Prayers, please, for Rich, terminal lung cancer, and his wife, Linda.
Prayers, too, for Fr. Theophane (a Trappist who wrote the "Magic
Monastery" books,) he is close to death with liver cancer. God's will
is best. All is mercy and grace. Thanks so much! JL
January 23, May 24, September 23
Chapter 5: On Obedience
But this very obedience
will be acceptable to God and pleasing to all
only if what is commanded is done
without hesitation, delay, lukewarmness, grumbling, or objection.
For the obedience given to Superiors is given to God,
since He Himself has said,
"He who hears you, hears Me" (Luke 10:16).
And the disciples should offer their obedience with a good will,
for "God loves a cheerful giver" (2 Cor. 9:7).
For if the disciple obeys with an ill will
not necessarily with his lips but simply in his heart,
then even though he fulfill the command
yet his work will not be acceptable to God,
who sees that his heart is murmuring.
And, far from gaining a reward for such work as this,
he will incur the punishment due to murmurers,
unless he amend and make satisfaction.
Trust me, folks, I am not second-guessing St. Benedict on this one, I
just think there is a chance that he is often misread and that
something not at all contrary to his precepts needs to be emphasized.
Few who share my cynical bent would fail to chafe at a reading of
this passage which implies that we must all be cheerful, Pollyanna
optimists, blithely smiling automatons. Yes, we are told not to
murmur, and to put the very best face on our obedience that we
possibly can. Often the real miracle of grace is that we can just
barely obey in silence, without any comment at all. No doubt that is
a tender mercy to those who live with us! We must not read St.
Benedict harshly, even less so God. We must keep the loving parent
image ever before our eyes in both instances.
I want to expand the image of the non-murmuring heart a bit.Some days
one's heart cannot murmur, because it is numb and paralyzed, unable
to do much of anything more explicit than ache. Some days one's heart
is Ground Zero, and everything coming at it seems to be just one more
horrible plane. Never, never think that St. Benedict is telling us to
put a happy face on this. A brave face or even a blank expressionless
one may be all one can muster.
However, and here's the rub, even when that brave or expressionless
face is all we can do, we can STILL obey cheerfully. How? Well, for
one thing, that cheer is in the will, not the emotions. It is the
readiness of gift. Beyond that, even when sore beset, we can strive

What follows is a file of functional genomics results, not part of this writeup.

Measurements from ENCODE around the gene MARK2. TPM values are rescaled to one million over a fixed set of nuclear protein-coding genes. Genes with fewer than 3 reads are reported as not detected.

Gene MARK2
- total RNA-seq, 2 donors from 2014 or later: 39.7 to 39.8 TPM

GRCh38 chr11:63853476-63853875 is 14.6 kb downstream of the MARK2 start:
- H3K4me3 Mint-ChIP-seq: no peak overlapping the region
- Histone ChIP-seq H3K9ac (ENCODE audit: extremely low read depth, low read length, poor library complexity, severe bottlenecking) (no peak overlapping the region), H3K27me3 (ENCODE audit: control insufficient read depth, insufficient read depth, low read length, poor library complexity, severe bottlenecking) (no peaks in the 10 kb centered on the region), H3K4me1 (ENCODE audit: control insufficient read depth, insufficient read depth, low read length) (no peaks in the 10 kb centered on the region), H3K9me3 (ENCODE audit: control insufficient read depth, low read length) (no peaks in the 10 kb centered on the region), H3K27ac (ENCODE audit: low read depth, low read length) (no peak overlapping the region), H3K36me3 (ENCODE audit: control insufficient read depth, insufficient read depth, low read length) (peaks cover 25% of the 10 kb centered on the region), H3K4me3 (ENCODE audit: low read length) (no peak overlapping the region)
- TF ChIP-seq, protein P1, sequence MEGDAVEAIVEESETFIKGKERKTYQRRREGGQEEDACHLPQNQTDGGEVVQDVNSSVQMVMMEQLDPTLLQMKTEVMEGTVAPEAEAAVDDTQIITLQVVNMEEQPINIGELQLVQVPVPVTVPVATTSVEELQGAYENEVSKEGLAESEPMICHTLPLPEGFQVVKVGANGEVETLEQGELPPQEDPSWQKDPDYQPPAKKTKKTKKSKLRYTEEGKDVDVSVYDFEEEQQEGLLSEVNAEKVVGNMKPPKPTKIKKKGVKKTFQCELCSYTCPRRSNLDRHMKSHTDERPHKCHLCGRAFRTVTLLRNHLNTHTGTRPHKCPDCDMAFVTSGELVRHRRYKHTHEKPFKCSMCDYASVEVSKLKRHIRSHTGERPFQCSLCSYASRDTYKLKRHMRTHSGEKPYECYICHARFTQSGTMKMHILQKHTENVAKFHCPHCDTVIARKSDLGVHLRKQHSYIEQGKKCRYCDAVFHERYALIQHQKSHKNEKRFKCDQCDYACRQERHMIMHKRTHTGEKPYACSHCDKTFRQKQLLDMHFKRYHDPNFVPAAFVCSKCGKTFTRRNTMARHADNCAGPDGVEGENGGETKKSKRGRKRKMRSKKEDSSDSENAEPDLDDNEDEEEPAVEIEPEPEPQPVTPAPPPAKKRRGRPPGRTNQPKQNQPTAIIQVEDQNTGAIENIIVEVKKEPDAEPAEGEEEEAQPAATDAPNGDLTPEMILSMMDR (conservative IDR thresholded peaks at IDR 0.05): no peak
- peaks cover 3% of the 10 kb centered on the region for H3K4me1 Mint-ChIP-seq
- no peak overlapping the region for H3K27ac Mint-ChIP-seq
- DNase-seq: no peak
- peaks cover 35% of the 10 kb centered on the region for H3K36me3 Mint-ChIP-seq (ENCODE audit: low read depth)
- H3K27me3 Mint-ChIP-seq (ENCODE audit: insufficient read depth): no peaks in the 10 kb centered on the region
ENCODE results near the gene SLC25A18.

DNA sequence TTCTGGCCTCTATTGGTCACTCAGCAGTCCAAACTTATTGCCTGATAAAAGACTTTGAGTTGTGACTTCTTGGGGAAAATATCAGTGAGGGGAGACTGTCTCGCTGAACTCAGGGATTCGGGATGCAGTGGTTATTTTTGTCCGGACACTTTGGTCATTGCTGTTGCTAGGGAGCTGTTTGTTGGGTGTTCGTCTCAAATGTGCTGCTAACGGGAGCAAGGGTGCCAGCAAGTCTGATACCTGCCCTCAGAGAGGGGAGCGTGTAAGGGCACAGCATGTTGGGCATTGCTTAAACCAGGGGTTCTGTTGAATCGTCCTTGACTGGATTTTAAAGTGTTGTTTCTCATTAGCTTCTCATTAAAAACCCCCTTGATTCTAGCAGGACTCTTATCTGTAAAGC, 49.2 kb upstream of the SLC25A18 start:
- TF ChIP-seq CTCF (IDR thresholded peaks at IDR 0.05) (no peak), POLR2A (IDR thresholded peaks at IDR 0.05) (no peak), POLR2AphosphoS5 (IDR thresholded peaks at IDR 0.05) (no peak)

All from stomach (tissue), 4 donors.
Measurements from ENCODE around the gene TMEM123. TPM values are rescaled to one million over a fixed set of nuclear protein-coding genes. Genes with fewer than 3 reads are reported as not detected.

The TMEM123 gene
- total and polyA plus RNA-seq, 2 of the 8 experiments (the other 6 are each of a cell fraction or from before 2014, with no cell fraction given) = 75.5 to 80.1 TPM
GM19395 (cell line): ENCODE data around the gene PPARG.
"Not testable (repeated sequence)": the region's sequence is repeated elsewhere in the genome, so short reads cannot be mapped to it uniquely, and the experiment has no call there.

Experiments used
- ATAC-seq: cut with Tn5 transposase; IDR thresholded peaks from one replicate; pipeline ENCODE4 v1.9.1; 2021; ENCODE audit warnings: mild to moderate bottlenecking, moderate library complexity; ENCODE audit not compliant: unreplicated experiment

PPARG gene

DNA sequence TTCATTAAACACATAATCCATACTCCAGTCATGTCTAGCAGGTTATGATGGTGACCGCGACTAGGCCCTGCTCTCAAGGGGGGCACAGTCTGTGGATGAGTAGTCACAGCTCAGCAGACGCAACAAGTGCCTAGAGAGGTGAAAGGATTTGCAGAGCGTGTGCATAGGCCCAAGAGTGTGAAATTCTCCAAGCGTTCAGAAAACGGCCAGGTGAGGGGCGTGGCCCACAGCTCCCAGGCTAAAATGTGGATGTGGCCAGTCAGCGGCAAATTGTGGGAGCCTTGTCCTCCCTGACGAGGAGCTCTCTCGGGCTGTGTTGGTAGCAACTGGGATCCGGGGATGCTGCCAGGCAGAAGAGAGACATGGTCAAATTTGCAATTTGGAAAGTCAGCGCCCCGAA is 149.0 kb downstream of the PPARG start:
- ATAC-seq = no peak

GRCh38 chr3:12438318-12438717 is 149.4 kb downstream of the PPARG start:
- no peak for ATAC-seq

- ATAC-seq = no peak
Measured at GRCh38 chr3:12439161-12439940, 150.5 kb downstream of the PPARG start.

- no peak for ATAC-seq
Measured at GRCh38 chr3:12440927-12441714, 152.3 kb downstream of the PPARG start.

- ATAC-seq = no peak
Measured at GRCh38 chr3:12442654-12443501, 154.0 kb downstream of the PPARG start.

NOT to complain or whine. Face it, no one but God will really
understand our most broken points anyhow. The sooner we learn that,
the more time we save on trying to find humans who will.
How very great is the love of God for us at such times. A favorite
image I have used before is very apt here: the heart of God is like a
Mother's refrigerator door, plastered with children's bad, even
ghastly art. (OK, I KNOW it may be age-appropriate art, but bear with
me on this one....)
God is bursting and beaming with pride at our struggling efforts. He
cares not a wit that we are not beaming with feigned cheer ourselves.
With all that mud on our faces, who could see the forced smile
anyhow? There will never be a time, in this world or in the next,
when God loves us more than He does when we are fallen, crawling on
all fours and still barely hanging on. The effort, always the effort
is what God sees.
Of course, having written all this in plodder-appropriate language
for strays like myself, I have to add that the ideal of genuine joy
and, yes, even cheer, is what we entry-level folks are aiming at. It
was said of Blessed Titus Brandsma, a Carmelite university professor
killed by the Nazis for opposing their regime in Holland, that he
seemed as happy in prison as if he had been in his monastery.
One witness said it seemed to make no difference to him. His mind was
always on others. They could only tell he had been beaten by the
blood on his jacket and when someone commented on the fact, he would
downplay it and change the subject. He was always cheerful and
gracious. After two prisons, the Germans sent him to Dachau, where
his weakened condition made him fodder for their "medical"
experiments. He lasted less than a month there, killed by a lethal
injection in July, 1942.
Blessed Titus was a gentle, cultured man, an intellectual giant whose
academic world had no shadow of the horrors that were his end.
Fortunately, for him and for us, Blessed Titus truly understood what
he had studied and it made him a great saint.
Love and prayers,